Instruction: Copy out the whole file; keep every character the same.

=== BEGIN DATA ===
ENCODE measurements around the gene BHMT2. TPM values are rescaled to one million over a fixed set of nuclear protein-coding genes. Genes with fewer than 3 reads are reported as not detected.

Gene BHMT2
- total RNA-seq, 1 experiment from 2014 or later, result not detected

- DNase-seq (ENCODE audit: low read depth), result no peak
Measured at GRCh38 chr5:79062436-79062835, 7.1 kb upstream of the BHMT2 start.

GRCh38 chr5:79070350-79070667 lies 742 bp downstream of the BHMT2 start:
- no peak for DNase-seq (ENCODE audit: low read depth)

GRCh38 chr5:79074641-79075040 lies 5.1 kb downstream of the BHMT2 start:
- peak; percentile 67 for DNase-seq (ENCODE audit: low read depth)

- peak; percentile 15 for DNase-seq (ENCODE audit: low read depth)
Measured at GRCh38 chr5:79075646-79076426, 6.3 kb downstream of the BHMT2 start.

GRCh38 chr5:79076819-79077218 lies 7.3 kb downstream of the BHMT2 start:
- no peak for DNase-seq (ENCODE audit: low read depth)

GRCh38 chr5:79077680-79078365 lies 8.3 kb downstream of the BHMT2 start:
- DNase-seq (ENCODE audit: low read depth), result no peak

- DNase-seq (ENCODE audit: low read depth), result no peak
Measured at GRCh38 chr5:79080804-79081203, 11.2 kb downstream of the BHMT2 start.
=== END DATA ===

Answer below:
ENCODE measurements around the gene BHMT2. TPM values are rescaled to one million over a fixed set of nuclear protein-coding genes. Genes with fewer than 3 reads are reported as not detected.

Gene BHMT2
- total RNA-seq, 1 experiment from 2014 or later, result not detected

- DNase-seq (ENCODE audit: low read depth), result no peak
Measured at GRCh38 chr5:79062436-79062835, 7.1 kb upstream of the BHMT2 start.

GRCh38 chr5:79070350-79070667 lies 742 bp downstream of the BHMT2 start:
- no peak for DNase-seq (ENCODE audit: low read depth)

GRCh38 chr5:79074641-79075040 lies 5.1 kb downstream of the BHMT2 start:
- peak; percentile 67 for DNase-seq (ENCODE audit: low read depth)

- peak; percentile 15 for DNase-seq (ENCODE audit: low read depth)
Measured at GRCh38 chr5:79075646-79076426, 6.3 kb downstream of the BHMT2 start.

GRCh38 chr5:79076819-79077218 lies 7.3 kb downstream of the BHMT2 start:
- no peak for DNase-seq (ENCODE audit: low read depth)

GRCh38 chr5:79077680-79078365 lies 8.3 kb downstream of the BHMT2 start:
- DNase-seq (ENCODE audit: low read depth), result no peak

- DNase-seq (ENCODE audit: low read depth), result no peak
Measured at GRCh38 chr5:79080804-79081203, 11.2 kb downstream of the BHMT2 start.